A Guide to Color Symbolism Jill Morton

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    Color Voodoo #1 - A Guide to Color Symbolism

    COLOR VOODOO #1

    JILL MORTON

    A GUIDE TO COLOR SYMBOLISM

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    Color Voodoo #1 - A Guide to Color Symbolism

     © Copyright 1997 by Jill Morton

    All rights reserved. No part of this publication may be reproduced or transmitted in any form or by any means, graphic, electronic or manual, including photocopy,

    digital duplication, hyper text markup language, recording, or any information

    storage and retrieval system without permission in writing from the publishers.

    This copyright protects the right to make copies of the work.

    You may print one copy for your own usage.

    Please email colorvoodoo@colorcom.com for prices for printing multiple copies for

    distribution and site licenses for installing this publication on multiple stations.

    PDF document published in 1997 by COLORCOM® 

    ISBN 0-9679080-0-0

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    Color Voodoo #1 - A Guide to Color Symbolism

     For Kecia and Zachary

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    Color Voodoo #1 - A Guide to Color Symbolism

    How to use Acrobat Reader

    Welcome to this electronic publication!

    Adobe Acrobat Reader gives you exceptional

    control in accessing the information in this book.

    The next two pages include some tips to help you.

    i

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    Color Voodoo #1 - A Guide to Color Symbolism ii

    Viewing Options

    The publication opens with the navigation window displayed at the left. This window contains

    "Bookmarks" (text) and "Thumbnails" (pictures) to assist in navigation. Use the appropriate buttons

    on the command bar to view either Thumbnails or Bookmarks, or to collapse this window. You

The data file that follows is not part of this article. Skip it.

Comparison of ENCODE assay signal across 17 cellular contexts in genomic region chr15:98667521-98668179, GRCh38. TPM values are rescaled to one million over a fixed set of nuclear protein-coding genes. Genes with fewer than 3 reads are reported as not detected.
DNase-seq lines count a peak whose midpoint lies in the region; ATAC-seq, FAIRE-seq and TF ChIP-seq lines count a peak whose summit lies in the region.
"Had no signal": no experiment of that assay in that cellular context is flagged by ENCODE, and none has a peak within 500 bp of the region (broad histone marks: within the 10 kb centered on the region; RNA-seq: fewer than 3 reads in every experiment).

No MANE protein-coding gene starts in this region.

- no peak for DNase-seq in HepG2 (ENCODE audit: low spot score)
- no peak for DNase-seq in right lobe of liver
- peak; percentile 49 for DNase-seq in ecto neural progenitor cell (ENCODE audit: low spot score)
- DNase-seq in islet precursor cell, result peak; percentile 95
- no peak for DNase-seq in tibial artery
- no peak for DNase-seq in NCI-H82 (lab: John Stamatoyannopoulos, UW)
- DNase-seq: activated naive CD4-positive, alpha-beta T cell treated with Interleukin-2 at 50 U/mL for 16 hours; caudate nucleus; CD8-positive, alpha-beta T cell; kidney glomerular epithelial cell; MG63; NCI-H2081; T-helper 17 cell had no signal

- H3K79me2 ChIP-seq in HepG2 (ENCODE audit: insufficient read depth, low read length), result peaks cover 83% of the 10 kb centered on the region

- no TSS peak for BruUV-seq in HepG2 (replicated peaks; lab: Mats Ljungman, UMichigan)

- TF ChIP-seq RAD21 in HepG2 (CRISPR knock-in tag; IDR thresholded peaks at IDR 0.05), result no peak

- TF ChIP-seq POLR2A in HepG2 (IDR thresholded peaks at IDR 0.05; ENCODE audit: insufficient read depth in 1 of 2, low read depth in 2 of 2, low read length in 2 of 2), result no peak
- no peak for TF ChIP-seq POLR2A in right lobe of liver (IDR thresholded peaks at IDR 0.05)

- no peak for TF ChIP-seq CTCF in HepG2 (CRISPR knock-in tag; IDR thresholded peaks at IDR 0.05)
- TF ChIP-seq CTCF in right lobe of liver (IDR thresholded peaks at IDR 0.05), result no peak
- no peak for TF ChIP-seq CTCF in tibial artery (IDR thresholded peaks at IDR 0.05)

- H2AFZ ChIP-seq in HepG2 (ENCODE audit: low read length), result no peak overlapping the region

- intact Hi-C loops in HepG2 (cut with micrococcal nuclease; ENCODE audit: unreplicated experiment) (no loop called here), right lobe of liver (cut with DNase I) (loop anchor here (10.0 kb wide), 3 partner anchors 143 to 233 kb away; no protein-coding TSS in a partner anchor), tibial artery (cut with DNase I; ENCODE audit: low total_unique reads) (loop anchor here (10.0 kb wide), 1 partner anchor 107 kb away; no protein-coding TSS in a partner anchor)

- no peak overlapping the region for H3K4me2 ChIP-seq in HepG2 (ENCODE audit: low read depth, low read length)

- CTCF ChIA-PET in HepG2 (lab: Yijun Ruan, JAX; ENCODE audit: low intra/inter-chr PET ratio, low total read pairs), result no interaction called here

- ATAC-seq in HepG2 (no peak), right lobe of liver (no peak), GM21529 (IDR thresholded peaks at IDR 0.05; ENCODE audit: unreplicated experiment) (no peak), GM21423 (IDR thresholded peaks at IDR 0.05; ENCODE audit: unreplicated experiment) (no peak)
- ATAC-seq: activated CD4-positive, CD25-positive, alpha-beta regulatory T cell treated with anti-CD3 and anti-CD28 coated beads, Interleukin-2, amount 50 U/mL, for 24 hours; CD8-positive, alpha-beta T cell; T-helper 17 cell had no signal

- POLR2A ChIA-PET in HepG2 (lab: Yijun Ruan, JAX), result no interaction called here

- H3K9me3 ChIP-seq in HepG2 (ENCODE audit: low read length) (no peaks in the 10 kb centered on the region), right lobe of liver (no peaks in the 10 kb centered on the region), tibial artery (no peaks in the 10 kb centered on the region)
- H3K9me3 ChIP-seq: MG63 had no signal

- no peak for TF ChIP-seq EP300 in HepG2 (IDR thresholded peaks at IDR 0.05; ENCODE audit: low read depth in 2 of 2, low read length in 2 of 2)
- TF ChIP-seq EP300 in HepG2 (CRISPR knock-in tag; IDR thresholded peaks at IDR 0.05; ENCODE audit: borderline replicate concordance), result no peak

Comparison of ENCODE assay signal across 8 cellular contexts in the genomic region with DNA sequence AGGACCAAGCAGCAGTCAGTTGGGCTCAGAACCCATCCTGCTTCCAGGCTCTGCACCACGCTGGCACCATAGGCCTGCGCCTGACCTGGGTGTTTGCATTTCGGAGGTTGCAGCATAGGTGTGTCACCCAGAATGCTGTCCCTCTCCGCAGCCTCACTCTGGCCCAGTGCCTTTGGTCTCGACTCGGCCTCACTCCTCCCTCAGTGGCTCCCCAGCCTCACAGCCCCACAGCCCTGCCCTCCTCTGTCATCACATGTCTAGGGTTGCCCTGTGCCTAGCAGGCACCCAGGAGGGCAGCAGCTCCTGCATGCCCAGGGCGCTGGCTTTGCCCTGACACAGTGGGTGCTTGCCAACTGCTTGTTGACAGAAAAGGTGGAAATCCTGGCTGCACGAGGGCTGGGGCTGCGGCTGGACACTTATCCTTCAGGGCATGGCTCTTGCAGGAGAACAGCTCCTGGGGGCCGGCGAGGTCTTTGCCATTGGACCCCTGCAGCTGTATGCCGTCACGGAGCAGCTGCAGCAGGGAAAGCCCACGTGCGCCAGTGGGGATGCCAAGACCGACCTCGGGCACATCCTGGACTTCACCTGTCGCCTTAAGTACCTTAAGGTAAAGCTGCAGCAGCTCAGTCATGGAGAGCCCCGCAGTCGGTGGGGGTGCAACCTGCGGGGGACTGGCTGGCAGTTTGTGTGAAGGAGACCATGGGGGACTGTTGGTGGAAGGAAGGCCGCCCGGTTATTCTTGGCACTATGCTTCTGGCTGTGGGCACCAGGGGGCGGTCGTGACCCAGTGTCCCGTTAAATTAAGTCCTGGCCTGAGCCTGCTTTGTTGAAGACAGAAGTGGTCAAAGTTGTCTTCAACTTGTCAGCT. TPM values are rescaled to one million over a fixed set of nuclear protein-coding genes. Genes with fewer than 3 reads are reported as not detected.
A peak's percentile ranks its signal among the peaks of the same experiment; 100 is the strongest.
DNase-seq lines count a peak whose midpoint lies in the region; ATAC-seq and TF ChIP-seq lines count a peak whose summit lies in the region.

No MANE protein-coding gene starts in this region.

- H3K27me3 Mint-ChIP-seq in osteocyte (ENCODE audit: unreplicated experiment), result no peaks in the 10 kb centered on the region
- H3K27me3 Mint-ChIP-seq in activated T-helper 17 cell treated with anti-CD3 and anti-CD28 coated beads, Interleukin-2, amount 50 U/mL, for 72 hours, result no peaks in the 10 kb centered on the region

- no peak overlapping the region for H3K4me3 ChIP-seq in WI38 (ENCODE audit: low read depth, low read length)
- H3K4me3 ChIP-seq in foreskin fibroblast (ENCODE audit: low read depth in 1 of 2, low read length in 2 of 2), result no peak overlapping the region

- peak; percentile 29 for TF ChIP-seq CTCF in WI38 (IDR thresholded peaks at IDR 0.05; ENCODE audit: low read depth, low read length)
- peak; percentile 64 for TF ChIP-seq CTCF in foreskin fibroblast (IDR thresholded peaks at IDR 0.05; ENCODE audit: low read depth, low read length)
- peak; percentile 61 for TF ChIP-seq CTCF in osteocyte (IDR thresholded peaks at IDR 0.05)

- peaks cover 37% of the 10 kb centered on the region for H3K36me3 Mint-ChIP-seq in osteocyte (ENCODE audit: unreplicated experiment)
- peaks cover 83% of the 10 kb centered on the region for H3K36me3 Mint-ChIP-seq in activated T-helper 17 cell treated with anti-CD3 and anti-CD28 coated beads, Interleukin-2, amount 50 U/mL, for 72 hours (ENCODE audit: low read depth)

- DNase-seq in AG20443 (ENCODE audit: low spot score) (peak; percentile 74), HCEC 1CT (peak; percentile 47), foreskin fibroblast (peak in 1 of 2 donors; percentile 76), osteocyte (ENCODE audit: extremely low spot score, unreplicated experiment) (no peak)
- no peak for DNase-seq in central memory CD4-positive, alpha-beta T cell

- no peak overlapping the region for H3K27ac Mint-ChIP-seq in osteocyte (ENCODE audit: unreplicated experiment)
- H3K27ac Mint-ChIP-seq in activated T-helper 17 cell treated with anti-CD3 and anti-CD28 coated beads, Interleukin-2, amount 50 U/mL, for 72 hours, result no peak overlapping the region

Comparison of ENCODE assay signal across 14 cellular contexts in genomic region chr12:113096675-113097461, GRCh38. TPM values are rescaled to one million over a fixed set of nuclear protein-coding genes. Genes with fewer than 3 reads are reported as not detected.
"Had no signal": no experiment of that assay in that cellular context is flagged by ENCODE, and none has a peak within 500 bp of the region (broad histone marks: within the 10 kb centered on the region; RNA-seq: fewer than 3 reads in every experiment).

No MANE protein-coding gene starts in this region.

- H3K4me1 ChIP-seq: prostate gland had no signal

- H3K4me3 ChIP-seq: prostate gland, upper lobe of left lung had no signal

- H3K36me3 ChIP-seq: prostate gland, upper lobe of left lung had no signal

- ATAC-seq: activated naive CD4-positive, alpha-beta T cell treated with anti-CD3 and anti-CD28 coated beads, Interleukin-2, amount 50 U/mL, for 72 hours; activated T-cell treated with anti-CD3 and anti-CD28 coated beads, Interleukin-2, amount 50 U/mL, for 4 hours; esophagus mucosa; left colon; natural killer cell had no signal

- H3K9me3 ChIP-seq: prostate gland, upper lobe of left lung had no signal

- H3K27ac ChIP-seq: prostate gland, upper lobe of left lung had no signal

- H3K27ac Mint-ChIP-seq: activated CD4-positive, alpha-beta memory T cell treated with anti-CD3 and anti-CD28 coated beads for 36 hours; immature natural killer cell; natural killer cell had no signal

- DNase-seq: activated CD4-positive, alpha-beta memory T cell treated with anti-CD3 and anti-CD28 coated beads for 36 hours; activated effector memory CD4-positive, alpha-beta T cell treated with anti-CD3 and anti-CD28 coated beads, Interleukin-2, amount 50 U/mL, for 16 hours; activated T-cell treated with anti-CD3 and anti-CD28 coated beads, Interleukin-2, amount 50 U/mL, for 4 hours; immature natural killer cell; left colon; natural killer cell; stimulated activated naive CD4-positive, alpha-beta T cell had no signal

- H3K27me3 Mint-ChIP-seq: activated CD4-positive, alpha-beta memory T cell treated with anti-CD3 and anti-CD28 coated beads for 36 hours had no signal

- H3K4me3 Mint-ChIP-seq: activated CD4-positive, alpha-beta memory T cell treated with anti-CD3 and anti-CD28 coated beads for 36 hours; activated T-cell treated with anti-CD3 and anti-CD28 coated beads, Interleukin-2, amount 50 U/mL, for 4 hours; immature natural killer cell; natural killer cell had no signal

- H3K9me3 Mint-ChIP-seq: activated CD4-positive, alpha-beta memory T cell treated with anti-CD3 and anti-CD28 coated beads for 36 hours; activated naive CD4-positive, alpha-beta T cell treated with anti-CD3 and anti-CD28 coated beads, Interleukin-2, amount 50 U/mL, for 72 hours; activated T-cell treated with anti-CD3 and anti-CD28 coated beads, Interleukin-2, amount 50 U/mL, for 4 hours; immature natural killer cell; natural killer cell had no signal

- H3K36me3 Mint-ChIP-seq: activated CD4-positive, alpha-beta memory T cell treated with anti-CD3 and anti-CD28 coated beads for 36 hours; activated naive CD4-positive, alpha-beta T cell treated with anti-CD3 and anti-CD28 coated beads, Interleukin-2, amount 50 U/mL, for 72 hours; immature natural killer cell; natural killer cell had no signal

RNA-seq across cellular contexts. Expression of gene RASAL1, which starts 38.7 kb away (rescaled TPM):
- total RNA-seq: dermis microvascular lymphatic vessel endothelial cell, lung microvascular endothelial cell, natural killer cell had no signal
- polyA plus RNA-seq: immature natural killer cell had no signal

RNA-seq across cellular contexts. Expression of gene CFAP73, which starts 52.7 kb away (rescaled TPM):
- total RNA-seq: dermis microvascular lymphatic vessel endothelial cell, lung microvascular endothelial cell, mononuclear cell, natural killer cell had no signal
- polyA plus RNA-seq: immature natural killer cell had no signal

may also select these options under "Window" on the menu bar or you may click the Bookmarks

    or Thumbnails tabs at the top of the navigation window.

    The navigation window can be widened or contracted by dragging the two small triangles at the

    bottom of the right border of this window.

    Control the viewing size of the pages in this publication by selecting any one of the page buttons

    on the command bar. Options include full magnification, fit the page in window, and fit the visible

    width of the page in window. As an alternative, use the viewing selections under "View" on the

    menu bar. The zoom-in (magnifying glass) button on the command bar can be used to zoom in

    and out of any area on a page.

    (These instructions apply to Acrobat Reader 4.0. Minor variations may apply to version 3.0.)

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    Color Voodoo #1 - A Guide to Color Symbolism iii

    Navigation

    1. Use the triangle (arrow) buttons on the command bar to view the next page or the previous

    page. You can also return to "the previous view" or go to the first or last page.

    2. The menu bar can be used to navigate. Choose View > Next Page or the destination of your choice.

    3. Click on any bookmark in the navigation window (at the left). Click on the sideways triangle (right facing arrow) to open the bookmark header and to view other bookmarks in this category. You may also click on any thumbnail in the navigation window.

    4. Custom red arrows have been added to the bottom of some of the pages. Click to link to related information and/or more pages.

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    Color Voodoo #1 - A Guide to Color Symbolism

    How to Find Things

    Let's assume that you want to find all the colors that are classified as "dignified." Here's how to

    do it:

    1. Click the find tool (binoculars) on the command bar, or choose Tools > Find on the Menu bar.

    A dialog box will appear. Enter the text to be found and click Find. When the program finds the text,

    the Find dialog box closes and the page containing the text is displayed with the text highlighted.

    This command will only locate one occurrence.

    2. If you want to find out if there are more occurrences of the text, press Ctrl (Windows and UNIX)

    or Command (Macintosh) +G, or on the Menu bar, Tools> Find Again. You may also reopen the

    Find dialog box and click Find Again. With Windows, pressing F3 also finds the next occurrence of

    the text.